Earlier this week I wrote an essay for our departmental newsletter, The Coyote Economist. In that piece I offer an assessment of the economic proposals of the top two presidential candidates, Clinton and Trump. A slightly amended version, I like to think enhanced, can be found here. The short version is that Clinton’s proposals will not be as stimulative to the economy as Trump’s, but it will be focused on salvaging the social wage, reducing inequality, and staying the course on US imperial designs. In contrast, Trump’s version will be more stimulative, but at the cost of reducing the social wage while increasing militarism and runnning the risk of encouraging global trade wars.
The Spring Quarter 2016 issue of the Coyote Economist is now available. The lead article, by your’s truly, is on Socialism. There are also articles on the newest addition to our department – Dr. Yasemin Dildar, the changing of the guard (department chairmanship) from me to Professor Eric Nilsson, the beginning of Professor Thomas Pierce’s retirement, the Seniors Reception and End of the Academic Year Party, commencement, and next year’s (2016-17) schedule of classes.
The Winter Quarter 2016 issue of the Coyote Economist is now available. The lead article is by Daniel MacDonald, exploring the political economic context of the Fed’s most recent decision to increase the Federal Funds rate. There are also articles on economics scholarships, the honor society ODE, the upcoming alumni get-together, and the spring and summer course schedule.
The Fall 2015 Coyote Economist has just been published. The lead article, written by Professor James Dulgeroff, looks at the plan by China and the U.S. to reduce greenhouse gases. This edition also has information on the End of the Quarter Party, December commencement, Mr. Noe Nava’s participation in the HACU conference, and the tentative class schedule for Winter and Spring of 2016.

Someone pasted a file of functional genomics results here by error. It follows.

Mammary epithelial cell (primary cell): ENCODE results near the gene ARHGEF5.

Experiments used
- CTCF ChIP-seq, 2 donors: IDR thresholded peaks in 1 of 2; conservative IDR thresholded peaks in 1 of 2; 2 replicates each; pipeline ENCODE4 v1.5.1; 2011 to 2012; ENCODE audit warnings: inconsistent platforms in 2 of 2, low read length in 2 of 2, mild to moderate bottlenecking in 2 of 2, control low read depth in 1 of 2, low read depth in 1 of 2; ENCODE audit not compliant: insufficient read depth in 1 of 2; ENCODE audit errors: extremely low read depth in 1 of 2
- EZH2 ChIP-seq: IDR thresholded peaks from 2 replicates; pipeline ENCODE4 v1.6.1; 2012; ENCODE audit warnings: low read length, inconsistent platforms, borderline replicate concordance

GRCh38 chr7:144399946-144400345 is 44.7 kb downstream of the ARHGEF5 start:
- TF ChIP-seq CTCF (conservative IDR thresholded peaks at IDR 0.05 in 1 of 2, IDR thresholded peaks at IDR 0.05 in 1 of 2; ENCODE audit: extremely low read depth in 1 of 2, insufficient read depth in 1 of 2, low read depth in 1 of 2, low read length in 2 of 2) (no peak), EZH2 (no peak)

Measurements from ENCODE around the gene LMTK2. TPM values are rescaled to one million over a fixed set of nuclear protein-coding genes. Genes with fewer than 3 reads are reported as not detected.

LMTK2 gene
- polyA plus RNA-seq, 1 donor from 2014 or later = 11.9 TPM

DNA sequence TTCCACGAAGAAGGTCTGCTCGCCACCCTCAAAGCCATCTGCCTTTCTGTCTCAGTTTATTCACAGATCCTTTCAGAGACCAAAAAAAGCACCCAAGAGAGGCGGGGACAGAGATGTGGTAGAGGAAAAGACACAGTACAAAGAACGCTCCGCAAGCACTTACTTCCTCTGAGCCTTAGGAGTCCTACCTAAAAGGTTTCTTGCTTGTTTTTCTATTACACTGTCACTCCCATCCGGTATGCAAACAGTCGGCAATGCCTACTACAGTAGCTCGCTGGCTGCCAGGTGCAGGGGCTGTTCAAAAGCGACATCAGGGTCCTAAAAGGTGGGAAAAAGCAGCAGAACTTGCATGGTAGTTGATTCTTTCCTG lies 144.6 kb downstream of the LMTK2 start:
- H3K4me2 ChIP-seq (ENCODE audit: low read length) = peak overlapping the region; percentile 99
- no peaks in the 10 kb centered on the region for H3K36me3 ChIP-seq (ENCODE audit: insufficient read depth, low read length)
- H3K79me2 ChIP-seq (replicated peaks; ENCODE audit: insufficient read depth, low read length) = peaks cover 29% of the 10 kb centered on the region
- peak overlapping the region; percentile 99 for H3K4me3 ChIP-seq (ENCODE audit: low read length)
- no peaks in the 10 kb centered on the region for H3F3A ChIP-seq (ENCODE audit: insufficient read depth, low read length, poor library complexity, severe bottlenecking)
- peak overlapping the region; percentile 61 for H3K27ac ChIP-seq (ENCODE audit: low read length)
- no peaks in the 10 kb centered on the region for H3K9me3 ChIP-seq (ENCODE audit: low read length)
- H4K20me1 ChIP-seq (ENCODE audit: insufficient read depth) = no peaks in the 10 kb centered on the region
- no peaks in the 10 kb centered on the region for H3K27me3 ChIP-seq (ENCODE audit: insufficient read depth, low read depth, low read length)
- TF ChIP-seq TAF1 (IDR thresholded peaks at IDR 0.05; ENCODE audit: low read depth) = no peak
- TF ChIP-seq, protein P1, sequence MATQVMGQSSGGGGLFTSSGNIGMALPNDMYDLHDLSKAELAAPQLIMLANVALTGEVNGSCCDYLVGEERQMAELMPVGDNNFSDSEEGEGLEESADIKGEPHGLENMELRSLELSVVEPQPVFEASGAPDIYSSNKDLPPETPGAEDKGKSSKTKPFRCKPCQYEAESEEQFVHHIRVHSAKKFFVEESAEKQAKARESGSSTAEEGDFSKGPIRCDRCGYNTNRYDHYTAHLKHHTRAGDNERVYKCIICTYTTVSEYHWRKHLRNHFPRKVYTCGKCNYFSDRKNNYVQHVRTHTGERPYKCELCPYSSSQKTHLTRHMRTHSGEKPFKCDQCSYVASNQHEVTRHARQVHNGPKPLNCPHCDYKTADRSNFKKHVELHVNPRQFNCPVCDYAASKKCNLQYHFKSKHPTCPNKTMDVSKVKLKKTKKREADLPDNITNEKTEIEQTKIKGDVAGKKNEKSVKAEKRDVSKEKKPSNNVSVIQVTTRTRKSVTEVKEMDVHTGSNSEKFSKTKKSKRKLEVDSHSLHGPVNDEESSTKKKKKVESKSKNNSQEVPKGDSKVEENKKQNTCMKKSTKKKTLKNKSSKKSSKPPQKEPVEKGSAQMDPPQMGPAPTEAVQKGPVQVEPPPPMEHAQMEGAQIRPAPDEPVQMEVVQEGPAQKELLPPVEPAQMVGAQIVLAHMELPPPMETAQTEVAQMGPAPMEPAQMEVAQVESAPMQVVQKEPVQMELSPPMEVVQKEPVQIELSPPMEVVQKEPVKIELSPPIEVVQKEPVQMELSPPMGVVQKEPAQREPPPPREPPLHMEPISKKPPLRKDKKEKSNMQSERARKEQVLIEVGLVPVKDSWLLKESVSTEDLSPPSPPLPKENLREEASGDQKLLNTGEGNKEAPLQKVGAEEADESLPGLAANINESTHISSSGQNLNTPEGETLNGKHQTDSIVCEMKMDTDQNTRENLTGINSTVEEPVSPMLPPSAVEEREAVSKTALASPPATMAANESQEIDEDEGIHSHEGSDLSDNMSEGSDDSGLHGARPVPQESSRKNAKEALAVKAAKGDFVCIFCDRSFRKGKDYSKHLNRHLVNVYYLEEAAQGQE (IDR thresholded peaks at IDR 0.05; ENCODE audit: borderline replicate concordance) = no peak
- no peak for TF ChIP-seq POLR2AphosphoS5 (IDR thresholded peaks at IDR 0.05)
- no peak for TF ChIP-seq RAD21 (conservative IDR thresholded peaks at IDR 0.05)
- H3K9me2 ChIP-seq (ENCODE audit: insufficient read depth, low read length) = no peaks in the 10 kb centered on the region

The Spring Quarter 2015 Coyote Economist has just been published. You’ll find information on student research, the upcoming Seniors Reception, End of the Year Party and Commencement. The main article explores the on-going stagnation and the Neoliberal era.
Don’t have anything to add to this. Reposting because I’m in agreement
from Edward Fullbrook
For me three economists stand out historically as having been the most effective at building resistance to the dominance of scientism in economics. Keynes of course is one, and the other two are Bernard Guerrien and Tony Lawson, Guerrien because he was the intellectual and moral force behind Autisme Economie which, among other things, gave rise to the RWER; and Lawson because his papers, books and seminars have inspired, joined and intellectually fortified thousands.
It is notable that all three of these economists were or were on their way to becoming professional mathematicians before switching to economics. When still in his twenties, Keynes’ mathematical genius was already publicly celebrated, most notably by Whitehead and Russell, and he had already published what was to become for his first discipline a classic work. Guerrien’s first PhD was in mathematics, and Lawson was doing a PhD in mathematics at…
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We just published the Winter Quarter 2015 Coyote Economist. The lead article, written by Daniel MacDonald, focuses on the gap between the myth and the reality of economic mobility within the USA. No, the USA is NOT the much touted land of opportunity. If you want to increase your chances of moving up the economic ladder you should move to Denmark, Norway or Finland. Hell, even Canada offers greater opportunities.